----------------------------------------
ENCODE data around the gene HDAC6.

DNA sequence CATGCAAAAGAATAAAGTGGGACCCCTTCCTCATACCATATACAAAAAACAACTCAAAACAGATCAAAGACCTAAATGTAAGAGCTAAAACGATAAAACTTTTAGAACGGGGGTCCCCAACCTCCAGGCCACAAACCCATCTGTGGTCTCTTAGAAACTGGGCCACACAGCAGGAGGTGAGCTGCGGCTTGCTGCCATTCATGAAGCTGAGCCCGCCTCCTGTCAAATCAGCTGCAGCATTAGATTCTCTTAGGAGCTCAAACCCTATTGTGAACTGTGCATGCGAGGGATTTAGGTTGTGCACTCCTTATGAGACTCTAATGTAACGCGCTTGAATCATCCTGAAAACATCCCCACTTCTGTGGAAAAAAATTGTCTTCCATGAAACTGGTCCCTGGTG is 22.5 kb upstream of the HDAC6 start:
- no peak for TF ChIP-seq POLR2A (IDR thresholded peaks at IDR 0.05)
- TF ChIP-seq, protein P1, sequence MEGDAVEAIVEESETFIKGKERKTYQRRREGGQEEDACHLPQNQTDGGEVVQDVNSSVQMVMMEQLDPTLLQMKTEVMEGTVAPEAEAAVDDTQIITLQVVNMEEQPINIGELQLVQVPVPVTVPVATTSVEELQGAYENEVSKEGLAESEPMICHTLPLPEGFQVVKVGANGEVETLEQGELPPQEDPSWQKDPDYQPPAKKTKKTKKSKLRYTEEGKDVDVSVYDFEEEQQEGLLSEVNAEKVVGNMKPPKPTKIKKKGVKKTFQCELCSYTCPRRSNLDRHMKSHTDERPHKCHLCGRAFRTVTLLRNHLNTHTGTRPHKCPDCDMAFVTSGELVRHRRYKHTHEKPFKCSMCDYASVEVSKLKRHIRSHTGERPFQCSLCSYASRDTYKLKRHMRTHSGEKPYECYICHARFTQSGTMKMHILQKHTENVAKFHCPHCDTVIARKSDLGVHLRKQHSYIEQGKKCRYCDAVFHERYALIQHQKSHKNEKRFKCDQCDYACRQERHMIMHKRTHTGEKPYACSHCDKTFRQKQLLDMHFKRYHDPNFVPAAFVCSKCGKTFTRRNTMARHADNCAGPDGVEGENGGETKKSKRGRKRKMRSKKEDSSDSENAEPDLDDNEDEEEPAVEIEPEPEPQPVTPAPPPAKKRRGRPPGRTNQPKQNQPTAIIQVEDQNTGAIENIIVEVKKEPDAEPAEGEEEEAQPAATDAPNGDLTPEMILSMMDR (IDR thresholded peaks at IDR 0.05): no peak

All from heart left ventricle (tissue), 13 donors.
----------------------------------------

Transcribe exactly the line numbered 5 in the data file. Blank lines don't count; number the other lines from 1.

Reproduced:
All from heart left ventricle (tissue), 13 donors.